I am Professor of Philosophy and Chair of the Humanities and Philosophy Departments at Saddleback College. Two years ago, I was granted tenure.
I never thought I’d get here.
In 1988, when I started studying Philosophy at Purchase College, my interests were interdisciplinary. After completing my B.A. in Philosophy and Psychology in 1991, I entered the Ph.D. program at the Claremont Graduate University. But having lived in Britain, I wanted to return. So I applied to Kings College London to do the MPhil/Ph.D. At Kings, I mostly studied analytic philosophy of language and mind.
In 1997, I met Christopher Norris from Cardiff University, who had similar interdisciplinary interests. So I enrolled in the Ph.D. program at Cardiff, hoping to finish quickly. But actually, after intending to write a thesis that included analytic philosophy, existentialism, and psychoanalysis, I became obsessed with philosophical skepticism. So my Ph.D. thesis addresses epistemic and semantic responses to skepticism.
In 2001, I was trading American equities from my flat on the Isle of Wight to get by. I was oddly good at such trading, but it was truly meaningless work. So I moved back to Philadelphia to begin teaching as an adjunct at Lebanon Valley College, LaSalle University and many other universities. I taught at least 8 classes a semester. I taught whatever anyone wanted no matter what it was. Of course, many would consider this an academic nightmare, but it taught me to manage my time. Still, because of the driving, reading, and preparing, I only defended my PhD. in 2005.
In 2006, I started applying to jobs and was hired immediately by John Tyler Community College in Richmond, VA, where I was made Chair of Philosophy and Religion. My JTCC colleagues and dean were welcoming and supportive, and I felt at home. But in 2009, after a holiday to Orange Country, CA, I applied for a few jobs just to see what would happen. Amazingly, I was granted interviews at almost everywhere that I applied. Mesmerized by the beach, Disneyland, and other fun things, I accepted a position at Saddleback College, where I am now Chair of the Humanities and Philosophy Departments.
At JTCC and Saddleback, the teaching load has been 5/5, with an option to teach summers. Classes at SB are capped at 45 (so 225 students per semester) and faculty are encouraged to let in more. As Chair, I get a modest stipend but the teaching is the same. This teaching load might sound daunting, but it is not that bad. Because I teach Introduction to Philosophy, Ethics, and Logic over and over again, preparation is minimal. Moreover, because I arrange my schedule to teach between Monday and Thursday mornings, I have afternoons, evenings and long weekends. Lastly, because I not longer drive between many universities, there is no driving stress, nor recovery time. Given such full time privileges, my 5/5 teaching load can be done.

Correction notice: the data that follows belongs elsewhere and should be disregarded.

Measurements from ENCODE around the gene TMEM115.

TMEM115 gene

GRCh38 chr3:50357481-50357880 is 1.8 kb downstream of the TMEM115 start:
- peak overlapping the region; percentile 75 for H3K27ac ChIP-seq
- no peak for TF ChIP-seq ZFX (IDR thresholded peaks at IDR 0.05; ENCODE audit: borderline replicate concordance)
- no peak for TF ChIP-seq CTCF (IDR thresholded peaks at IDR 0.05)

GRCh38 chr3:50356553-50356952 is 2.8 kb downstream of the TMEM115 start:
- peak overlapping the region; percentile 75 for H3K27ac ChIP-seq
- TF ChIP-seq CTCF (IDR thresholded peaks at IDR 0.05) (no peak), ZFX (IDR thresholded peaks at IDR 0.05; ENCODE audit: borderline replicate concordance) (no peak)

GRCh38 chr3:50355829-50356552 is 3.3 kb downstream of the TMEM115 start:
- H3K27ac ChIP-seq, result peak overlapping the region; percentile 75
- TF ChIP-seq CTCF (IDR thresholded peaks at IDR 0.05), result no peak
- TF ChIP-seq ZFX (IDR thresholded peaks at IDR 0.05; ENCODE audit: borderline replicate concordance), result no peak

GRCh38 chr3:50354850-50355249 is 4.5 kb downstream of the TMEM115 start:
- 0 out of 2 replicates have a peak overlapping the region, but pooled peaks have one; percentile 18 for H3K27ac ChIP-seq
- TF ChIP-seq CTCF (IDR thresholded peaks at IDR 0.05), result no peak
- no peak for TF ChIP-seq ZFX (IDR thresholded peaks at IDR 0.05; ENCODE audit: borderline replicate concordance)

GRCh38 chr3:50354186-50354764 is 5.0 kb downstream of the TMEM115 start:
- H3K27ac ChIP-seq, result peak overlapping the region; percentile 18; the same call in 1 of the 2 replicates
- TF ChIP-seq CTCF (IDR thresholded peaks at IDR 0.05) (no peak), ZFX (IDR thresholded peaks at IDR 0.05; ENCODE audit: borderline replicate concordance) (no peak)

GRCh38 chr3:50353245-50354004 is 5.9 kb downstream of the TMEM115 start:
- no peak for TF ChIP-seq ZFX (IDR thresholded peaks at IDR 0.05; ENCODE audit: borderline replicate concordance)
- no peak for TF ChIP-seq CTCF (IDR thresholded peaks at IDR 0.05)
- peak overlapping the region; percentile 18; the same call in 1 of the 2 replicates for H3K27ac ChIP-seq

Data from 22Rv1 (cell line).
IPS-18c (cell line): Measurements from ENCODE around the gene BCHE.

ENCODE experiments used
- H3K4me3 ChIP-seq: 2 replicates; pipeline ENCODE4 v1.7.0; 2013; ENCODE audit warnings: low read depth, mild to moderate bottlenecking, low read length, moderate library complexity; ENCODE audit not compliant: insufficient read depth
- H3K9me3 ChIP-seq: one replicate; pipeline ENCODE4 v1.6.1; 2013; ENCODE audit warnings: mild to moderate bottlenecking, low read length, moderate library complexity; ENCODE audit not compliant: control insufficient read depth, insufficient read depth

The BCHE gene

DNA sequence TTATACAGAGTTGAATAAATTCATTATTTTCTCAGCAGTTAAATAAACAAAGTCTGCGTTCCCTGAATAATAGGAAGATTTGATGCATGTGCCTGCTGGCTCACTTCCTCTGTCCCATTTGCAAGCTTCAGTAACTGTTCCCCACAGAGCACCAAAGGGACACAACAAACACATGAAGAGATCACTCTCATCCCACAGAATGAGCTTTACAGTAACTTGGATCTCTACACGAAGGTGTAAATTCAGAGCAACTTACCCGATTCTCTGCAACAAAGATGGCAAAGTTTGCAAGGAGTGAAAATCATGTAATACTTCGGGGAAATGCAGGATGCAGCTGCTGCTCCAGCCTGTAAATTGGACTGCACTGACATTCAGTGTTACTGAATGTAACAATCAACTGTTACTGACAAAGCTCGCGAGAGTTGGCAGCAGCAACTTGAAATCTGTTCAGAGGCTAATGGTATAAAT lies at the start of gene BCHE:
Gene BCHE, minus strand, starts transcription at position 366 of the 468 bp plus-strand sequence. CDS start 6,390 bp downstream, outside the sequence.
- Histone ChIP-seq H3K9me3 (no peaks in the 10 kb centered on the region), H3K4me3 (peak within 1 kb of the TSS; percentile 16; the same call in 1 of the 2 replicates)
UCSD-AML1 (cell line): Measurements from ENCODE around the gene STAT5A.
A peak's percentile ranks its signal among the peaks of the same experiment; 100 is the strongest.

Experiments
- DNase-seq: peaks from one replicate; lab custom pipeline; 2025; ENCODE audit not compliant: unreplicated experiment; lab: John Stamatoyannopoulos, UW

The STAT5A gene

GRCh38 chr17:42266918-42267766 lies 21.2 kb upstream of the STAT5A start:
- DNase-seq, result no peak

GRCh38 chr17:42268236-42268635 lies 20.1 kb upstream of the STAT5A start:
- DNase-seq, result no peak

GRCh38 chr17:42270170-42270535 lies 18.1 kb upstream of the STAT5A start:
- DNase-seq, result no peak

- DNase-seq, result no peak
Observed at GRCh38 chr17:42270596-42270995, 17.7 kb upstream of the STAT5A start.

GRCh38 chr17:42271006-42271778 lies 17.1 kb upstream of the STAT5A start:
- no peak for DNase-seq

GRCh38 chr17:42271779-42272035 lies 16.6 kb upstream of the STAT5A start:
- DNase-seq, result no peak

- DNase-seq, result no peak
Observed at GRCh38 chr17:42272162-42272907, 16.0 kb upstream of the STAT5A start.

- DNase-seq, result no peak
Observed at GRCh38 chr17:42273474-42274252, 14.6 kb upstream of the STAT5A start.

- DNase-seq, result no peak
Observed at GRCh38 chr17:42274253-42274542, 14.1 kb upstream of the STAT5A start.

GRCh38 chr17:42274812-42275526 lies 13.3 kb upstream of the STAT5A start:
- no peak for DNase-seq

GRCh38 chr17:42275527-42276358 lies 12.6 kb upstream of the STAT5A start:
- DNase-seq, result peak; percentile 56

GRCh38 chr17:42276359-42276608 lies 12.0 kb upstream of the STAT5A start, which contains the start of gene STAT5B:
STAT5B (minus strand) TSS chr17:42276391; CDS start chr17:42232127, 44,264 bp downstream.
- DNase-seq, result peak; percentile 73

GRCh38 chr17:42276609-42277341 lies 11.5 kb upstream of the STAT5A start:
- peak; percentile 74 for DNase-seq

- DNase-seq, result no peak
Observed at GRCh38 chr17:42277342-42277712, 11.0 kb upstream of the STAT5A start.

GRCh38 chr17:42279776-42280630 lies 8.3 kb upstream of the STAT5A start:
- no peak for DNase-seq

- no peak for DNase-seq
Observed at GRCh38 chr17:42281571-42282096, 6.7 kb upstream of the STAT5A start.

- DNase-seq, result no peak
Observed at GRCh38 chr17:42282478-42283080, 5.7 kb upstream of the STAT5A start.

Recently, I was able to push two new classes - Ancient and Modern- through the Curriculum Committee, as part of our new AAT degree. So I’m looking forward to teaching Modern.
Still, I think that teaching philosophy at a community college is uniquely challenging, for two reasons. First, because my 225 students are often badly prepared for the subject, they need constant feedback to quell their worries and bolster their confidence. Given this, the grading of such classes is constant, and can be overwhelming. Second, because my students are often badly prepared, they can read sparsely and carelessly, and eventually dismiss philosophy. Even during the class, such students can disparage philosophy (i.e. verbally or online), which hurts enrollment. But actually, because I want my students to appreciate the material, I try to be creative, inclusive, and engaging. Clearly, though, such efforts are work, and can be overwhelming.
If you are reading this blogpost, chances are you have relocated recently for your academic position. Many of us have relocated several times in pursuit of a permanent (tenure-track or equivalent) academic job. This frequent relocation has large financial costs - with employers providing limited (in the best case scenario) or no funds for relocation, but it also has psychological costs, as this blogpost points out in great detail.